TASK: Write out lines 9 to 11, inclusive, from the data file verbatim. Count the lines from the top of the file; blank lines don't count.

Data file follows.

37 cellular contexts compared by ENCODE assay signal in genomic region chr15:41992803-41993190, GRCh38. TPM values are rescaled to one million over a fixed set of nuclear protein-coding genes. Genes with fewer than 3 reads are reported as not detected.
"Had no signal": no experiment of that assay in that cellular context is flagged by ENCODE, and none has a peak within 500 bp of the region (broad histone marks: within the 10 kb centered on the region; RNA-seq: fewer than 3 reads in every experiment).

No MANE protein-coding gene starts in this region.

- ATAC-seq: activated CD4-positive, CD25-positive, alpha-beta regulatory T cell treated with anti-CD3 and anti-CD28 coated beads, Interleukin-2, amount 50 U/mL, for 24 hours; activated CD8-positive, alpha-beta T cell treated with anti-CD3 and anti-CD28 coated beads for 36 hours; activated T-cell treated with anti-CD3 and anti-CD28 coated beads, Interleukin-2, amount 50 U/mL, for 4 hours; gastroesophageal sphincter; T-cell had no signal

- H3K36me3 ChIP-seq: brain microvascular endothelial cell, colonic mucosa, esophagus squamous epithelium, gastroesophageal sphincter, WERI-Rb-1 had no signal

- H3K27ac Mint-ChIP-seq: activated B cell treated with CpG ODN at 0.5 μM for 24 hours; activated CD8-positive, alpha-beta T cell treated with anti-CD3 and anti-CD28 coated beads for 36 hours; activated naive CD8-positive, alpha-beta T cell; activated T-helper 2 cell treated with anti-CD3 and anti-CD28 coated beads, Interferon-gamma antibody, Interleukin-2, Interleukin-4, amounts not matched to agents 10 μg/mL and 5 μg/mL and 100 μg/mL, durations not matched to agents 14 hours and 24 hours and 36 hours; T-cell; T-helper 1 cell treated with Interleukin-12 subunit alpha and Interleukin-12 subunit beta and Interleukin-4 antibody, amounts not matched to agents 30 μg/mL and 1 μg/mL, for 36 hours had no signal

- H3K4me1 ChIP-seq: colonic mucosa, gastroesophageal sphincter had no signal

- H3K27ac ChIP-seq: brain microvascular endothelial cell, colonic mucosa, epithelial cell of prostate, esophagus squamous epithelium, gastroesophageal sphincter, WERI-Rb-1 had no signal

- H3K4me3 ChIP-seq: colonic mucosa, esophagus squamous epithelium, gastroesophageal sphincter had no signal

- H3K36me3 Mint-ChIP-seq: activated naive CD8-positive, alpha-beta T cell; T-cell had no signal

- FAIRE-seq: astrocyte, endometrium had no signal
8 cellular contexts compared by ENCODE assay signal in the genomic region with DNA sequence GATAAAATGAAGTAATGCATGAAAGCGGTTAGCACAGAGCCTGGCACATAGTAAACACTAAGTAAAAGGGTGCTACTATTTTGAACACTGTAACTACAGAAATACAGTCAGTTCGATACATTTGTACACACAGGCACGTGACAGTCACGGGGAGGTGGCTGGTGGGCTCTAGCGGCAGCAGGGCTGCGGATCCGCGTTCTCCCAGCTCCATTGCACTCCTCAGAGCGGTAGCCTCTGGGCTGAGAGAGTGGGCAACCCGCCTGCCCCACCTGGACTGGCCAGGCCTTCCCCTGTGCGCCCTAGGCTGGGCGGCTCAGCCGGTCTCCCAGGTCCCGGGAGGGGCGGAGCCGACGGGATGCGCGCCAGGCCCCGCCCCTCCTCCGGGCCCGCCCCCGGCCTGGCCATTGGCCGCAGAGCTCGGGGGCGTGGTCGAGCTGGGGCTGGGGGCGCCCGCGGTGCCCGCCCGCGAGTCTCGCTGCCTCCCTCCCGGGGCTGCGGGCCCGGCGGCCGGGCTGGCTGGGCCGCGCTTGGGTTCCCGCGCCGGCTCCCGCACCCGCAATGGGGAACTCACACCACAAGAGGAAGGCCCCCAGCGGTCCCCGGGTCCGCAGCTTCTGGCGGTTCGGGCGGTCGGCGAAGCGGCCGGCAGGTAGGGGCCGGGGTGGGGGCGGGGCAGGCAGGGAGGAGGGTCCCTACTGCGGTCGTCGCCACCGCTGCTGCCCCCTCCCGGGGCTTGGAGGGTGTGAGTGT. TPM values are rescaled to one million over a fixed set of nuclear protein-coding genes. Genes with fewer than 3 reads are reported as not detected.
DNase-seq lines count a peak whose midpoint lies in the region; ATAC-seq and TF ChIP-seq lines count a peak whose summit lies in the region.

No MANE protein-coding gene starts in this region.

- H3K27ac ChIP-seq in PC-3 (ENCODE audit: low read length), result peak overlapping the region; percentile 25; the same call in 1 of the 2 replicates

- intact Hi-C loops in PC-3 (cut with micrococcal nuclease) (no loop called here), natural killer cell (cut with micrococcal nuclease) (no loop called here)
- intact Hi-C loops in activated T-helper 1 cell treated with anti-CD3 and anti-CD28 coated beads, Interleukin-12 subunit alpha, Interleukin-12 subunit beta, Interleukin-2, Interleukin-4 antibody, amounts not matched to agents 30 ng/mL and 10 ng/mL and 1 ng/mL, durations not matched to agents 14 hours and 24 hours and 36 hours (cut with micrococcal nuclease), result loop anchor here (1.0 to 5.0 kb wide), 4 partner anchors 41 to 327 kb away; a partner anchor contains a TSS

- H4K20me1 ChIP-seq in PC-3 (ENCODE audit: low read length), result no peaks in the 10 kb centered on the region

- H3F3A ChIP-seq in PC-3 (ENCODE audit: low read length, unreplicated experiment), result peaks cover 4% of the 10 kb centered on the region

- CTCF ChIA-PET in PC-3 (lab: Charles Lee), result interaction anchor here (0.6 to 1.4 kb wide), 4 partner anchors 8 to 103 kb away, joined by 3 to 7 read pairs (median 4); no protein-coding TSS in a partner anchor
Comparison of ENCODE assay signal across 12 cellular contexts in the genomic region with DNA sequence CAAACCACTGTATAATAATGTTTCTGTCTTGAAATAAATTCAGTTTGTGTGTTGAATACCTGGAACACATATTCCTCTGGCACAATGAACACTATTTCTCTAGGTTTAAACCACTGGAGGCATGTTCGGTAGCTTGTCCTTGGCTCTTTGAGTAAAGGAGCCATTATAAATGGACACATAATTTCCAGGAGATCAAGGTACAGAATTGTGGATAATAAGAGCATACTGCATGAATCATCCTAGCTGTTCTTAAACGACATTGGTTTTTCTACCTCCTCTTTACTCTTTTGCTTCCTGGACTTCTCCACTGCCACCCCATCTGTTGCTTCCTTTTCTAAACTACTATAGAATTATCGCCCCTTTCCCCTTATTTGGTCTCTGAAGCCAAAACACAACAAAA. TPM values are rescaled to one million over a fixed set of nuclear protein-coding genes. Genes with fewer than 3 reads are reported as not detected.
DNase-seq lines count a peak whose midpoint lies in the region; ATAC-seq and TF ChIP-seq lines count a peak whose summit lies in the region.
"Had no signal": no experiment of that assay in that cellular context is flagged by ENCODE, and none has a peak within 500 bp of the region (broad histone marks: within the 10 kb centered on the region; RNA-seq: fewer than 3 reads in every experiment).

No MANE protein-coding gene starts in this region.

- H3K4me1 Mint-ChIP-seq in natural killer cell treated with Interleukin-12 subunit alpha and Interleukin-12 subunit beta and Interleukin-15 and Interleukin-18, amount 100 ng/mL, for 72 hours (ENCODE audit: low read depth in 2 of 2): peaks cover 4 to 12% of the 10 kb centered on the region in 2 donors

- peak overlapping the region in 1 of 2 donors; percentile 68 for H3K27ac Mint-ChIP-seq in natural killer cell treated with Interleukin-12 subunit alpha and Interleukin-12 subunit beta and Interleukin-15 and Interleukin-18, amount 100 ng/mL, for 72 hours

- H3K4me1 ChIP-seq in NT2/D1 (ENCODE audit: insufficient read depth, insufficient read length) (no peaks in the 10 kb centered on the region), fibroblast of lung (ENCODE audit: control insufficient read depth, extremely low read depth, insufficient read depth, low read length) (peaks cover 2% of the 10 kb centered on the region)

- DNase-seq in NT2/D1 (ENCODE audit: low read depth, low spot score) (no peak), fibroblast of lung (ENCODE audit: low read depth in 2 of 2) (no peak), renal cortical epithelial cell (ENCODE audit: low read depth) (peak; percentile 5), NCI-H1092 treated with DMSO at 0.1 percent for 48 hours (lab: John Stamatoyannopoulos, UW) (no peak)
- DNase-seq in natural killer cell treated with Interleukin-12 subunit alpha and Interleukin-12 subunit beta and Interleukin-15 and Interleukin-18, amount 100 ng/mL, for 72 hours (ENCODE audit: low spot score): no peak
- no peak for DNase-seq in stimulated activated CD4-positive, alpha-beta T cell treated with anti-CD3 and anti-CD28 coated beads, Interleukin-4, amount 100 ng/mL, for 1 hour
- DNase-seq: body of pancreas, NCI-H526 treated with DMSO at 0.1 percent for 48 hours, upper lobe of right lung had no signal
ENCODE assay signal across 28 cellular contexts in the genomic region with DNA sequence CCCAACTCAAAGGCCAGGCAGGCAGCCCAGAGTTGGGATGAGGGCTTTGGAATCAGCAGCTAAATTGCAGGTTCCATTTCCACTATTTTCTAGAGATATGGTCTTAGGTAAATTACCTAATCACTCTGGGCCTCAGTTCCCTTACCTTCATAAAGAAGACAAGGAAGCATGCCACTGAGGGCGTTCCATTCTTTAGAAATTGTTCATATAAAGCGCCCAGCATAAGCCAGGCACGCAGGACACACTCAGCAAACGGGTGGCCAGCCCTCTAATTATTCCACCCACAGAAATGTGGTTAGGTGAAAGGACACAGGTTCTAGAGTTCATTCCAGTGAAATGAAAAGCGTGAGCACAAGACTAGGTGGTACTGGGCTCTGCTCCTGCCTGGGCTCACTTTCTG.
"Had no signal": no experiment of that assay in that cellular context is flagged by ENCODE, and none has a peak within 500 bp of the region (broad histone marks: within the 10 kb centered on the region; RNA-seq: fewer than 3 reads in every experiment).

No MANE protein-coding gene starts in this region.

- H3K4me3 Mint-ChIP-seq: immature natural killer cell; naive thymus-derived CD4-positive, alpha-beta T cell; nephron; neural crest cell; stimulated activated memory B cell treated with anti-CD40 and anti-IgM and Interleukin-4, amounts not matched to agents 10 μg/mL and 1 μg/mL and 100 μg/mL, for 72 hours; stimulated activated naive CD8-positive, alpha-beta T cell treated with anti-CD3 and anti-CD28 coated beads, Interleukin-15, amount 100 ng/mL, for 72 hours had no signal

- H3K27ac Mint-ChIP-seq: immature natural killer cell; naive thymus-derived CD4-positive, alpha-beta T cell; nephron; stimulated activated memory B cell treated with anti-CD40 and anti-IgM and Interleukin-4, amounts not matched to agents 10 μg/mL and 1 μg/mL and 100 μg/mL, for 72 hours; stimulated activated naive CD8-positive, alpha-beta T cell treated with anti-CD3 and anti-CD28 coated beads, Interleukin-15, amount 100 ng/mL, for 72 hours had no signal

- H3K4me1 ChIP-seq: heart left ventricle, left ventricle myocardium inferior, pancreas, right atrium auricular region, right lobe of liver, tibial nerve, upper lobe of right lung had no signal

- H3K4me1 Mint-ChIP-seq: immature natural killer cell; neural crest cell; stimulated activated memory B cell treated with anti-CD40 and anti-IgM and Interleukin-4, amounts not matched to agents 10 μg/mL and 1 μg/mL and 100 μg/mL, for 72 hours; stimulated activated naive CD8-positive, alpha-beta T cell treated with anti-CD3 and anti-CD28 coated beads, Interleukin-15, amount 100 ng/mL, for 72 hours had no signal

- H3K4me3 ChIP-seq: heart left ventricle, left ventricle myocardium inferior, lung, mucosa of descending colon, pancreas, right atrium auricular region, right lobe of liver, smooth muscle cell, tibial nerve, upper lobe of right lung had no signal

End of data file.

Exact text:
- H3K4me3 ChIP-seq: colonic mucosa, esophagus squamous epithelium, gastroesophageal sphincter had no signal

- H3K36me3 Mint-ChIP-seq: activated naive CD8-positive, alpha-beta T cell; T-cell had no signal

- FAIRE-seq: astrocyte, endometrium had no signal